Rocket: How often does this band rehearse during the week?

Silas: We hit it hard about two or three times a week, with John and myself working on new material together in between those rehearsals. We absolutely love playing.

Rocket: What's the funniest thing that's ever happened to you while performing on stage?

Silas: Oh man, I don't know. There really isn't alot of humorous stuff happening up there. We have a tendancy to come across as pissed-off and maybe a little arrogant when we play live...that's really just because we are using the band as an outlet for frustration (and a host of other negative emotions), and believe very strongly in what we are doing. Having said that, we actually do have alot of laughs in this band...each one of us can be very funny in different ways.

Rocket: I know you guys have a big Las Vegas show coming up in May. Can you give us more details?

Silas: I sure can. We are going to be playing on May 27th at the Mandalay Bay Expo center in Vegas. It's this huge three day extreme sports and music festival type thing...and were going to go down there and kill it!!!...there's a bunch of solid bands on the bill, including Rob Zombie and Bad Religion...there was some talk of Godsmack playing, but I don't think that's a done deal. We don't have tickets to sell, but there easily obtained at the mandalay box office or online. We are really stoked to show up and give it 100% , throwdown and enjoy ourselves.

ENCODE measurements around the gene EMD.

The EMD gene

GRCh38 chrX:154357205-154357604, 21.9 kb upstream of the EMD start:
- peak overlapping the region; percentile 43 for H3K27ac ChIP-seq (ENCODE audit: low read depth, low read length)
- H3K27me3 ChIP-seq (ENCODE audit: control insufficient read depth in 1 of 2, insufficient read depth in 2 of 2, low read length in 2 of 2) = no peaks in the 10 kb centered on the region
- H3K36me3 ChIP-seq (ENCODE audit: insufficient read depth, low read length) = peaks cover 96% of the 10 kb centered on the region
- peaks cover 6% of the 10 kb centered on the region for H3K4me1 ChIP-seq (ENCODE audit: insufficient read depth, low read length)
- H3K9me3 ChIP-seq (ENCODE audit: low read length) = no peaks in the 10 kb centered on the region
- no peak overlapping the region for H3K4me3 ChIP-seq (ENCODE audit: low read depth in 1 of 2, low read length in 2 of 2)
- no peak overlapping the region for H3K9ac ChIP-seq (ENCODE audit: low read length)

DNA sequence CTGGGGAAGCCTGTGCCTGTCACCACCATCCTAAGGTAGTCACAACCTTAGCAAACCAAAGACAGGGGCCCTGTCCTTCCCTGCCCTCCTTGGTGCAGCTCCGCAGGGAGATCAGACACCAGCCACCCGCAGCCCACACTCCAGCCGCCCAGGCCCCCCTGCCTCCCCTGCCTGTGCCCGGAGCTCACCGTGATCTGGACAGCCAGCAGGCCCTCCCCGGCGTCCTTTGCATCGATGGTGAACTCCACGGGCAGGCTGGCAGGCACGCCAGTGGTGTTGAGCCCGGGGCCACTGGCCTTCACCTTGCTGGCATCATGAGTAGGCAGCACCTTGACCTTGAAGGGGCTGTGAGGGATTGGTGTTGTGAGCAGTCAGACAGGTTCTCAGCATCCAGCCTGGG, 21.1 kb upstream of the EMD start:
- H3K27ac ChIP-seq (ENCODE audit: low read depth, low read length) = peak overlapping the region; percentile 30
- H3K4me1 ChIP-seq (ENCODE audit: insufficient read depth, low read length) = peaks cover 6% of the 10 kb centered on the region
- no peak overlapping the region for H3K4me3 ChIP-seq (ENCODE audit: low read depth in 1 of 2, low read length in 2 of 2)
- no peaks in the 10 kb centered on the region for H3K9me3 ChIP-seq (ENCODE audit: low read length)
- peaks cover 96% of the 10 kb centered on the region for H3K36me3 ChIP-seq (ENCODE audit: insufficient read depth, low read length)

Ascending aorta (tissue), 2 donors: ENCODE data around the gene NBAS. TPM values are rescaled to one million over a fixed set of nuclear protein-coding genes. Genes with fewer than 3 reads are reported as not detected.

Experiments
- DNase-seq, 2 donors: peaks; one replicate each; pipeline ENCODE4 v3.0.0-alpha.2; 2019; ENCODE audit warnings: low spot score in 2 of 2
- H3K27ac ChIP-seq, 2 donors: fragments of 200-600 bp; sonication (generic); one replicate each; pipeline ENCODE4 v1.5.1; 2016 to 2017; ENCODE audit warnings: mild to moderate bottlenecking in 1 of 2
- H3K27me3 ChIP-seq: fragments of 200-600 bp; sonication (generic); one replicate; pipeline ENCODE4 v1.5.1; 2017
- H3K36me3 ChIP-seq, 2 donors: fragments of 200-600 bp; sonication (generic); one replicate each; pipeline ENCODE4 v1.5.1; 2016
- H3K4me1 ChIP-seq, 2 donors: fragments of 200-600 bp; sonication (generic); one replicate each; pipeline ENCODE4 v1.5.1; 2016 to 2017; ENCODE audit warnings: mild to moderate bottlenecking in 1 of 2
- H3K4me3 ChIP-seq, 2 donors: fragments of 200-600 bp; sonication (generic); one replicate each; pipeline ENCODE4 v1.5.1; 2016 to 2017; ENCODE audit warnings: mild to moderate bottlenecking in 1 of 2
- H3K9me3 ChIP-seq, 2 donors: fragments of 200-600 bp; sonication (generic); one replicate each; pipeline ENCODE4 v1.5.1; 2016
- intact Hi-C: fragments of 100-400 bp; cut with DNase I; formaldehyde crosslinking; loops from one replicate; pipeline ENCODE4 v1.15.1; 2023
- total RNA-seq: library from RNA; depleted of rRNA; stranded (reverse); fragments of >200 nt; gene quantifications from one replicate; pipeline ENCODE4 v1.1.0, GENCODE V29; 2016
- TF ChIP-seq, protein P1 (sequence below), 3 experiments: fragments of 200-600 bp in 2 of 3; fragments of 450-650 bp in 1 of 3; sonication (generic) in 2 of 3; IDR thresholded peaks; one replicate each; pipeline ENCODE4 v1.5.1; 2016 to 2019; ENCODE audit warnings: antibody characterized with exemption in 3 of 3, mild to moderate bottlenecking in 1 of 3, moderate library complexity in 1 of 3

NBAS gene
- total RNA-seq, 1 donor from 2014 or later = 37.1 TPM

Rocket: How valuable of a marketing tool has MySpace been for Fall To Grace so

Silas: I really have no idea, I kind of let John handle the MySpace stuff.In fact, Kane and Christophe are also really active in the MySpace comminity. Do I have people come up to me and say that they saw/heard my band on MySpace?...yeah it happens. I really should get more involved because the rest of the guys feel it's a very valuable tool for promotion and networking, and they are probably right. I personally don't even maintain a MySpace profile, but I'm glad that the band does. I want the band to be widely known, but I get a little uncomfortable with people having personal information about me as an inividual. I can see MySpace becoming more and more important to this band going forward, I'm sure our new management will have alot of imput on this subject as well.

Rocket: Do you ever take time out to answer some of the fan mail?

Silas: Of course!!!...I will talk with, write back to, hang out with anyone who is into what we are doing. I actually like to talk to people at the shows more about what other bands they are listening to...I am a huge fan of a variety of diffenet styles of music, and a few of those people have turned me on to some unbelivable underground bands that I was unaware of. So yeah, contact me (or us) about anything at any time!!!

Rocket: Go ahead and give a shoutout to your biggest supporters.

Silas: My biggest supporters have always been my family and I love them for that. Aside from that, I'd like give a sincere thank you to every single person that has ever seen us live, checked out our MySpace page, or took minute to appreciate what we are doing...stay with us we need your support!!!